Before the principle of equal pay for work of equal value was established in 1969, legislation allowed employers to set the minimum rate of pay for women at 25 percent less than male employees doing comparable work. In 1972 Australian federal pay cases were established, eventually bringing to an end separate award rates for men and women. However, there remains a significant gender pay gap, measured as the difference between male and female earnings expressed as a percentage of male earnings.
In 2008 the Equal Opportunity for Women in the Workplace Agency initiated Equal Pay Day to highlight the issue of gender pay equality. Each year Equal Pay Day is held on the day that the average wage for female full-time workers catches up to men’s average earnings of the previous financial year. In Australia in 2012 the average gender pay gap is more than 17% for full-time workers. It took an extra 64 days for women to earn as much as their male colleagues.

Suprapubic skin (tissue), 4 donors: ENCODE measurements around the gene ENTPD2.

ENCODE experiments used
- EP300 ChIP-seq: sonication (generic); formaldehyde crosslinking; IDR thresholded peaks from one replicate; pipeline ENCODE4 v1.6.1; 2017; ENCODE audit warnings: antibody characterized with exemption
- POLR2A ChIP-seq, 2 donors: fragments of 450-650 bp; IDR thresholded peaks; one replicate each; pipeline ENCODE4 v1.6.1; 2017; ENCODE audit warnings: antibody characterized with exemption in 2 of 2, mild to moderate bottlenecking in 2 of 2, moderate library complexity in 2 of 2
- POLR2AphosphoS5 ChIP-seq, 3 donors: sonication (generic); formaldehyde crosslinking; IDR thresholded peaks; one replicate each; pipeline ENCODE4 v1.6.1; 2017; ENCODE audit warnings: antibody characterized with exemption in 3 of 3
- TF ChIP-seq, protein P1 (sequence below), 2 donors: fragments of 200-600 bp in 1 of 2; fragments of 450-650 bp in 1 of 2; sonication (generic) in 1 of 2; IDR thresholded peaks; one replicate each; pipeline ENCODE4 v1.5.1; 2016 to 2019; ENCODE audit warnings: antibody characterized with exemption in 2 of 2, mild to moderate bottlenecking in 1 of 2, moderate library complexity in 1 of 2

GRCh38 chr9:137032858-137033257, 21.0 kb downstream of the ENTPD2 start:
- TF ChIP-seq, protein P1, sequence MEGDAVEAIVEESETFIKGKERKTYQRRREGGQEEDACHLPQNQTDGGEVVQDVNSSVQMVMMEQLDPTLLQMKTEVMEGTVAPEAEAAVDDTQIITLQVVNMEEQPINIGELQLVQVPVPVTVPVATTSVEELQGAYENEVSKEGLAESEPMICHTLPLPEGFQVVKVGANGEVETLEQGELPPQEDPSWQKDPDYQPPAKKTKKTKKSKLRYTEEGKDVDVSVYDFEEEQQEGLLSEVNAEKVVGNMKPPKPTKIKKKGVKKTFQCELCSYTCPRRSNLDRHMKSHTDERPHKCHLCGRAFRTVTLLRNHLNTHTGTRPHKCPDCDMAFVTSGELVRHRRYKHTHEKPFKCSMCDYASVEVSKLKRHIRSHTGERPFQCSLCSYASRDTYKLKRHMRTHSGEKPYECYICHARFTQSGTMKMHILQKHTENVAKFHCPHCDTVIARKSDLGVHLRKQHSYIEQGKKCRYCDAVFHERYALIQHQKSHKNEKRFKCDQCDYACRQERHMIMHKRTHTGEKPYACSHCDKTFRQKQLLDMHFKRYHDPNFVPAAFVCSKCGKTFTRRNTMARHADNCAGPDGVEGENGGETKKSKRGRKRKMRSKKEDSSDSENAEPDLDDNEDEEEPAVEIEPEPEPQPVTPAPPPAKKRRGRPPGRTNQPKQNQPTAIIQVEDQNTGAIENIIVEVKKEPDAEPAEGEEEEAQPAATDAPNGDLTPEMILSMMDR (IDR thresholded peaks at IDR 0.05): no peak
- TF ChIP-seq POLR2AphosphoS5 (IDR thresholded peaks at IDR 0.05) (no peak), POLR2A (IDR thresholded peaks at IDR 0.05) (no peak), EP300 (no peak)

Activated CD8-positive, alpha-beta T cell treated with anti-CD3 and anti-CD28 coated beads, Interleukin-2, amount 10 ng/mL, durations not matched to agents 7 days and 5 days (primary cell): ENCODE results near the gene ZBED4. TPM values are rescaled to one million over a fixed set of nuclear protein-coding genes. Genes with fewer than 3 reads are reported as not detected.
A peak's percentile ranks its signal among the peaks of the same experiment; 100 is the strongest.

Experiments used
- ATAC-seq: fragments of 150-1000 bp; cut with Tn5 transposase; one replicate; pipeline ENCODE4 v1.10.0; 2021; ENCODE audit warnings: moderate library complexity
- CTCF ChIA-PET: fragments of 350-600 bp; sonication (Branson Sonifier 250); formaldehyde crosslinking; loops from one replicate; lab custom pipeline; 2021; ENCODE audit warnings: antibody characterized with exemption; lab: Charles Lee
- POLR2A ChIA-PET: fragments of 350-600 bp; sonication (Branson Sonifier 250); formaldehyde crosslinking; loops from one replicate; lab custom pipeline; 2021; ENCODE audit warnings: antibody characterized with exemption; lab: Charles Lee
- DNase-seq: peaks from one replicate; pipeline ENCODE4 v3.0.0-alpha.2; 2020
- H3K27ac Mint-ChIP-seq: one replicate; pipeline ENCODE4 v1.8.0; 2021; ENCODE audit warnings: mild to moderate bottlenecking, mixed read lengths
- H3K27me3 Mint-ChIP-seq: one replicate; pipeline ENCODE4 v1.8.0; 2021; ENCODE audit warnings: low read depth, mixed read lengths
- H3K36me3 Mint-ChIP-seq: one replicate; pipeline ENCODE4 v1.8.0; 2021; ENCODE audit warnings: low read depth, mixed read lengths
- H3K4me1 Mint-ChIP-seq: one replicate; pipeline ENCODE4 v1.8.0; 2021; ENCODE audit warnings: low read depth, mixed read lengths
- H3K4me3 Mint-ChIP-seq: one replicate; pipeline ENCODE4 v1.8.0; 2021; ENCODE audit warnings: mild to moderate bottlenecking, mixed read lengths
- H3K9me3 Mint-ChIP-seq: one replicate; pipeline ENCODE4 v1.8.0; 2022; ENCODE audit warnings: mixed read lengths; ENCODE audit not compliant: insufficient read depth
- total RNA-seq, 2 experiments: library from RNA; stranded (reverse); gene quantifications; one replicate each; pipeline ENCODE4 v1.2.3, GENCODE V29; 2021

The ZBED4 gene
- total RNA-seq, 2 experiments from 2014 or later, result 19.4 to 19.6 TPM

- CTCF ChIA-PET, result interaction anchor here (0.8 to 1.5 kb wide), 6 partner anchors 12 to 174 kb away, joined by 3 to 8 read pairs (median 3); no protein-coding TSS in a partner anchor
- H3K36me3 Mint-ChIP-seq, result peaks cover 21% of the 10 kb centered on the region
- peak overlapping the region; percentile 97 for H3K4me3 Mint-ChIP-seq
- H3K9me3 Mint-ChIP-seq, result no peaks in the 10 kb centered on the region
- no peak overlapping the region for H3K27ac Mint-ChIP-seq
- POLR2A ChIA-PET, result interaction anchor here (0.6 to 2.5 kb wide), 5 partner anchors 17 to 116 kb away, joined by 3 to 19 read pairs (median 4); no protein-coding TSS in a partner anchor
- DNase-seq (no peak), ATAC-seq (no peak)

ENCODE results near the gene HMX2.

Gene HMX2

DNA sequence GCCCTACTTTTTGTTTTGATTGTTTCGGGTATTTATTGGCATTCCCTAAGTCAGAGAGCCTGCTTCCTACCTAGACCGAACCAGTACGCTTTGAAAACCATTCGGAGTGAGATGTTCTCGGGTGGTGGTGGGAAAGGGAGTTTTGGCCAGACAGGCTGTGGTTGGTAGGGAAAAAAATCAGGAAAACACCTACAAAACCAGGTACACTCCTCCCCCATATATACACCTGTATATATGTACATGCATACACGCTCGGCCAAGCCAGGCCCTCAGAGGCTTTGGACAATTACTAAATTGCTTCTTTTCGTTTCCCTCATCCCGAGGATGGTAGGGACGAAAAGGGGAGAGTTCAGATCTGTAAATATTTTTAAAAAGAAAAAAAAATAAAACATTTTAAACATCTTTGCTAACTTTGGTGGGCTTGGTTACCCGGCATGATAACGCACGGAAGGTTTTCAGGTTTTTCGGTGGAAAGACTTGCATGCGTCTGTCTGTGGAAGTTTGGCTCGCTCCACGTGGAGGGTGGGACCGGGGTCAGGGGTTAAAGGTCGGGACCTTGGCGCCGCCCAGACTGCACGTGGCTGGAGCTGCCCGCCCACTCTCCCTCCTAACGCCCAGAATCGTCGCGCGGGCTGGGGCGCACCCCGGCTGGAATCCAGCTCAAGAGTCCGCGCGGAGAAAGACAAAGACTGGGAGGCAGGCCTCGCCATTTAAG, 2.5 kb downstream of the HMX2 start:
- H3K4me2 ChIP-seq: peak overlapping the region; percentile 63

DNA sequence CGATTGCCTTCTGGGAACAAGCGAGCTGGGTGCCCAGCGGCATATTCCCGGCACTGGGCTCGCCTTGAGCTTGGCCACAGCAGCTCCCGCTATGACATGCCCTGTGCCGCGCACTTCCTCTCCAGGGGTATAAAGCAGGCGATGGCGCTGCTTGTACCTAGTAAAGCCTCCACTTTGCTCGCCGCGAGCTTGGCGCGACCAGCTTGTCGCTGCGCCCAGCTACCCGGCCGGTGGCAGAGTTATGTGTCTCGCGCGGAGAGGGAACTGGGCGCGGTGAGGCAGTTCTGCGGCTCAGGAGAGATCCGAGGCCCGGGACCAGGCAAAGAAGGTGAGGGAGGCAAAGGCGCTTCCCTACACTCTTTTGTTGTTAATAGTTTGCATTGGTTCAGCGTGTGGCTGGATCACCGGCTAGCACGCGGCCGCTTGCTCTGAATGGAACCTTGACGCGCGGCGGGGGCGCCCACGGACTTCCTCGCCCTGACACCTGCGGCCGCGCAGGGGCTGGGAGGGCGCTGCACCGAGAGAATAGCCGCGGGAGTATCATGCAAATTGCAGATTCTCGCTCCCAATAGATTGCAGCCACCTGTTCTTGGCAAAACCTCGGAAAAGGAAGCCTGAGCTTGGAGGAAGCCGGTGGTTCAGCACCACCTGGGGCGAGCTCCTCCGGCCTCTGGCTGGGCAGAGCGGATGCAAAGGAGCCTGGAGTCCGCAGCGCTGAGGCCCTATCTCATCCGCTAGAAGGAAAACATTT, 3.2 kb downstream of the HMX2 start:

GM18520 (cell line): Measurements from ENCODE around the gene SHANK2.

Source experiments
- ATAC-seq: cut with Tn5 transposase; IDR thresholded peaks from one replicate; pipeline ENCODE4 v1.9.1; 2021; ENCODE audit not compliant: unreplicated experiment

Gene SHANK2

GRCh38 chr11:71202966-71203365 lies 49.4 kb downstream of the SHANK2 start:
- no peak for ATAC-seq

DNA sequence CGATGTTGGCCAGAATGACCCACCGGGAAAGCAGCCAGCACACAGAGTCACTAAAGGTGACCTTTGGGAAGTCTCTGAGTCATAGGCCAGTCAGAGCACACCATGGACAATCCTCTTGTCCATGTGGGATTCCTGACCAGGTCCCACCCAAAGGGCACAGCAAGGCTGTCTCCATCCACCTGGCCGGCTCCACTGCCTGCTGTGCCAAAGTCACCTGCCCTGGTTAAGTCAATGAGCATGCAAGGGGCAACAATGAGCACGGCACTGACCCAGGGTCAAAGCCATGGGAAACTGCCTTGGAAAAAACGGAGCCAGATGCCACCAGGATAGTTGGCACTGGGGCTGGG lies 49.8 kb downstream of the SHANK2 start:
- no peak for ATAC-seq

The donor of this badge, Margaret Atkin, writes:
As far as I can remember, the ‘Difference in Pay’ [badge] I bought
and wore at a march with women on International Women’s Day. Speeches
were made outlining the different areas
of inequality with pay rates
for women doing the same work as men.